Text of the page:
In what is a reoccurring theme for the Grizzlies during the fourth quarter of this game, they dump the ball into Gasol when he’s near the elbow and being guarded by the feisty Hayes. Instead of throwing a bunch of fakes and then driving only to get stifled again, Gasol decides it’s best to just face up from the get-go and hoist a tough long jumper. It doesn’t work out for the Grizzlies and a critical possession late in this game is wasted by trying to go to the well one too many times when Gasol’s success was derived from insanely difficult shots in the first place. Gasol misses the jumper but Tayshaun Prince slices in to grab the rebound and draws a foul. The last part isn’t Hayes’ problem. He did his job and did it quite well. He made life so tough on Gasol on those other two possessions that the All-Star center passed up a third chance at driving and settled for a terrible shot. This is the headache Chuck Hayes presents.
A minute later, Memphis and Toronto both switch up the assignments here. Gone is Gasol vs Hayes one-on-one. Instead, we get Hayes going against Zach Randolph in the post and it’s a dogfight. Randolph gets the ball in the block area and Hayes tries to swipe the ball out of his hands on the entry pass which forces Randolph’s hand a little bit. Randolph feels Hayes come over the top of him trying to swat at the ball and turns directly into the body of Hayes. Instead of fouling Randolph due to being overaggressive, Hayes recovers exceptionally well from the swipe by getting low and forcing Randolph towards the baseline before Randolph turns and throws up a highly contested left-handed hook shot that clangs off the backboard and rim. The rebound comes to Gasol and he tries to go back up before getting blocked by Terrence Ross. The Raptors get the ball and end the defensive possession. Memphis tried to attack Hayes multiple times only to realize it wasn’t going to fly. Hayes is shutting down arguably the top big man duo in the game today by just outworking and outthinking them.
After realizing that the constant post-ups against Hayes were fruitless, the Grizzlies changed up their gameplan late thanks to them trailing. They opt to run a 1-5 pick-and-roll with Mike Conley and Marc Gasol. The Raptors actually play this quite well from the start as both Amir Johnson and Kyle Lowry force Conley towards the middle of the floor. Chuck Hayes is initially guarding Zach Randolph on this play but starts to creep up in the paint when he sees Conley begin to turn the corner. Lowry rides the hip of Conley and Johnson follows Conley into the paint in an effort to block any shot that is forthcoming. However, that isn’t needed. Why? Because Hayes steps up just above the restricted area and takes a charge from Conley before the point guard can dish the ball off to Randolph. It’s a sublime defensive performance. They forced Conley where they wanted him to go and met him with a defender willing to sacrifice his body. It’s yet another play that Hayes executed magnificently.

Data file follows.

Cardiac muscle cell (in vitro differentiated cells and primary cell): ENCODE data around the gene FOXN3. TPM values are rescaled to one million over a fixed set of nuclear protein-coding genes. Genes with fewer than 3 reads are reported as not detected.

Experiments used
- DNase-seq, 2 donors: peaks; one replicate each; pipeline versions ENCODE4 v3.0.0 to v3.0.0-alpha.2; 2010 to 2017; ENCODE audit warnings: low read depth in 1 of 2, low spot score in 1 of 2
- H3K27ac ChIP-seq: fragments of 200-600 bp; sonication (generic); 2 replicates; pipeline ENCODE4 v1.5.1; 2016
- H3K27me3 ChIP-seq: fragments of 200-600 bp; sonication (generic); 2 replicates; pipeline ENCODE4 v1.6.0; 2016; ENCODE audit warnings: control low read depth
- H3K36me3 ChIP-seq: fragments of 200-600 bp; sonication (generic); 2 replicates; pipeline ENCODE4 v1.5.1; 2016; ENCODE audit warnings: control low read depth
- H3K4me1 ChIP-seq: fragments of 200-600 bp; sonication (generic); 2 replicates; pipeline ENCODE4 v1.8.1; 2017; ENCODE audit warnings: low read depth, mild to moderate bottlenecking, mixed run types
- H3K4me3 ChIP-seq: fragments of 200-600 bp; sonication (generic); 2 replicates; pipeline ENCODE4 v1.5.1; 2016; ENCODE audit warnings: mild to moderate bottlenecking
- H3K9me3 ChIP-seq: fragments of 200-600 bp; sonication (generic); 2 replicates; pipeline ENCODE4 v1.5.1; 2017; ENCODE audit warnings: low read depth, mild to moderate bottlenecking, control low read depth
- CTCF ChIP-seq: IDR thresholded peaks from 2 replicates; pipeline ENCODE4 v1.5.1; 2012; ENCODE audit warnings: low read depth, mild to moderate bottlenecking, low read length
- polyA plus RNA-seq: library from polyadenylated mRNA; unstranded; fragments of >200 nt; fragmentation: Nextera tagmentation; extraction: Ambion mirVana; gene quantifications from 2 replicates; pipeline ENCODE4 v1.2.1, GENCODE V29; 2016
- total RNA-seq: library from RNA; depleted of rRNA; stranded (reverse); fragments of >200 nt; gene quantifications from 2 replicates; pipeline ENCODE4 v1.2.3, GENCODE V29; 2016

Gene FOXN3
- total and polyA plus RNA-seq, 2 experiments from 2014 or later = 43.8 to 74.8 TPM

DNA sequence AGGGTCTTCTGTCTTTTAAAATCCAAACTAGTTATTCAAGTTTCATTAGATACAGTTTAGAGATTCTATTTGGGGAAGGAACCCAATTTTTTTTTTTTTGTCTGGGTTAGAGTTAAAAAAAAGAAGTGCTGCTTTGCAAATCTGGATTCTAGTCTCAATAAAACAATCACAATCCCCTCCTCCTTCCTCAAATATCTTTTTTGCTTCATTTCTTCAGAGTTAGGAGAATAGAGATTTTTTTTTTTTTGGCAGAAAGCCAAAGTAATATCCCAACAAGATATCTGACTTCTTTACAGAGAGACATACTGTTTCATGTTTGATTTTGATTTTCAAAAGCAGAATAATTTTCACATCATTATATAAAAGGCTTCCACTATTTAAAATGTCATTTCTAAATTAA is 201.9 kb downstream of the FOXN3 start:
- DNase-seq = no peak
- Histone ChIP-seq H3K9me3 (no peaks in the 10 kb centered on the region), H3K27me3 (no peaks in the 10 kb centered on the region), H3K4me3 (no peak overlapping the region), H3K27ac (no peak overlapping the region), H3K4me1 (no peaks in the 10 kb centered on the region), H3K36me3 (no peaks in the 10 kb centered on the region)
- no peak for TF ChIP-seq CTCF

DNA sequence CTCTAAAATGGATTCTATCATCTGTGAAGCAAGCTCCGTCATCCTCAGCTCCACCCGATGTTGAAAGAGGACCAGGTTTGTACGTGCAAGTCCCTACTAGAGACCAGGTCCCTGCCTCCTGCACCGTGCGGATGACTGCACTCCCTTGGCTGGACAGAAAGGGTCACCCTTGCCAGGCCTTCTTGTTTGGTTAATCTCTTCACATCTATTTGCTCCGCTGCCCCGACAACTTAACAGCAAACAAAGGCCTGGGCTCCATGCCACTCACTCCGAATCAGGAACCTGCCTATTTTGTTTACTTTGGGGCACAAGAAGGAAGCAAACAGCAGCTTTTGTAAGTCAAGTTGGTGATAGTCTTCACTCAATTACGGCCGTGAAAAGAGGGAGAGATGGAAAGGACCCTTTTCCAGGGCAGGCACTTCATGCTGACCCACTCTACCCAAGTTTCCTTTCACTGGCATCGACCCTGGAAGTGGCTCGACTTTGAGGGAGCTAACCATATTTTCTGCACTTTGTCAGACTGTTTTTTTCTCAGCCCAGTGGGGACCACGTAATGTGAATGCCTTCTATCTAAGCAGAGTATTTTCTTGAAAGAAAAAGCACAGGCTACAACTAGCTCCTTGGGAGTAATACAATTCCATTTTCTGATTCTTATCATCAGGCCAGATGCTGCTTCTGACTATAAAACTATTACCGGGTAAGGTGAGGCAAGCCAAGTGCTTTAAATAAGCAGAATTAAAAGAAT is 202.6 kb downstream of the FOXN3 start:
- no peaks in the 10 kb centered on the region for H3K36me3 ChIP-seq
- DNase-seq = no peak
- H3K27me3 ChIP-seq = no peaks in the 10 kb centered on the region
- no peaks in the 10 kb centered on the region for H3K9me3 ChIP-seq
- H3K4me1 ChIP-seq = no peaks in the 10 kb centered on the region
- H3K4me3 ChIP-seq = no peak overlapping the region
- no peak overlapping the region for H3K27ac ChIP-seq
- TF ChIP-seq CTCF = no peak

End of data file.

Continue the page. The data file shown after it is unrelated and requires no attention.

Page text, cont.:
Despite all of this, Memphis still has a shot to tie or take the lead in the waning moments. They go back to something that hasn’t worked that well but is a play they love to run. It’s a simple post-up for Zach Randolph on the opposite side of where they’ve been posting up against Chuck Hayes all fourth quarter. Here, we see Hayes play this so well that it might fool you into thinking this ball actually went in. Randolph faces up quickly, shuffles his feet, and then power dribbles towards the baseline. Hayes walls him off with his thick chest and wide base which forces Randolph into a super tough baseline pull-up jumper with Hayes’ hand in his face. Randolph misses way short and Amir Johnson snatches the rebound. In the game’s most crucial moments, Chuck Hayes locked down Memphis in more ways than one.
This was one of only 29 games Hayes played during the 2014-15 season. He scored zero points, attempted zero shots, only had one rebound, saw himself commit one foul, and dished out two assists. He didn’t record a block or a steal. The statsheet from that night says his plus-minus was a +8. We oftentimes say that plus-minus doesn’t tell a story but, in this case, I think we can say it might tell the whole story. Hayes only played ten minutes against the Grizzlies during this game but all ten minutes were in the fourth quarter and every second of those ten minutes made Memphis’ life downright miserable. Hayes battled, clawed, and willed Toronto to a win in that game despite the lack of offensive skill. He out-grit and out-grinded the masters from Memphis. That’s one of those things you thought you’d never see.
Be honest, you did not think you’d get ten Chuck Hayes GIFs when you came into this Film Room. But, lo and behold, you got them. And they were all worth it because they paint a picture of what Hayes can provide. He’s not flashy, he’s not sexy, and he’s not skilled. What he is, though, is tough. Toughness goes a long way in this game when your lack of overall skill starts to get looked at more and more. Hayes provides that toughness, that leadership, and that tenacity on the defensive end. Armed with that intelligence, prowess defensively, and never-say-die work ethic, Hayes is a valuable addition to the 2015-16 Los Angeles Clippers. While he might see just five or so minutes whenever he does step onto the court, those five or so minutes will be the toughest and hardest minutes anyone plays that night. Chuck Hayes gives you herosim. Chuck Hayes gives you hustle. Chuck Hayes gives you heart.